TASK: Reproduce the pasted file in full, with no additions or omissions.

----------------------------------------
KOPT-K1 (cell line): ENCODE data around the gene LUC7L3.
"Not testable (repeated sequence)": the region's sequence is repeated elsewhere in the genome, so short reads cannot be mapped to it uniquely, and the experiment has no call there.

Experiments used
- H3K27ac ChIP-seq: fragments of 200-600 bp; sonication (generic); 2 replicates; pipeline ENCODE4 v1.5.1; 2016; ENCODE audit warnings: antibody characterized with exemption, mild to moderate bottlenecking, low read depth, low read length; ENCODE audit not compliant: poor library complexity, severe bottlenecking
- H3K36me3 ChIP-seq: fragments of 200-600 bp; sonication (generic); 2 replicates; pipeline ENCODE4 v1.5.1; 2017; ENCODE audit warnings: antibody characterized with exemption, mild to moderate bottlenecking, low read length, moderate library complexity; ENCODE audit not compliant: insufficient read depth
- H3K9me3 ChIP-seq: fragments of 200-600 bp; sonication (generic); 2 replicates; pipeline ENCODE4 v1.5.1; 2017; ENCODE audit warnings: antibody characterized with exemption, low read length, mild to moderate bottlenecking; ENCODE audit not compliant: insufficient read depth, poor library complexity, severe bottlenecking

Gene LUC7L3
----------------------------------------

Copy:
KOPT-K1 (cell line): ENCODE data around the gene LUC7L3.
"Not testable (repeated sequence)": the region's sequence is repeated elsewhere in the genome, so short reads cannot be mapped to it uniquely, and the experiment has no call there.

Experiments used
- H3K27ac ChIP-seq: fragments of 200-600 bp; sonication (generic); 2 replicates; pipeline ENCODE4 v1.5.1; 2016; ENCODE audit warnings: antibody characterized with exemption, mild to moderate bottlenecking, low read depth, low read length; ENCODE audit not compliant: poor library complexity, severe bottlenecking
- H3K36me3 ChIP-seq: fragments of 200-600 bp; sonication (generic); 2 replicates; pipeline ENCODE4 v1.5.1; 2017; ENCODE audit warnings: antibody characterized with exemption, mild to moderate bottlenecking, low read length, moderate library complexity; ENCODE audit not compliant: insufficient read depth
- H3K9me3 ChIP-seq: fragments of 200-600 bp; sonication (generic); 2 replicates; pipeline ENCODE4 v1.5.1; 2017; ENCODE audit warnings: antibody characterized with exemption, low read length, mild to moderate bottlenecking; ENCODE audit not compliant: insufficient read depth, poor library complexity, severe bottlenecking

Gene LUC7L3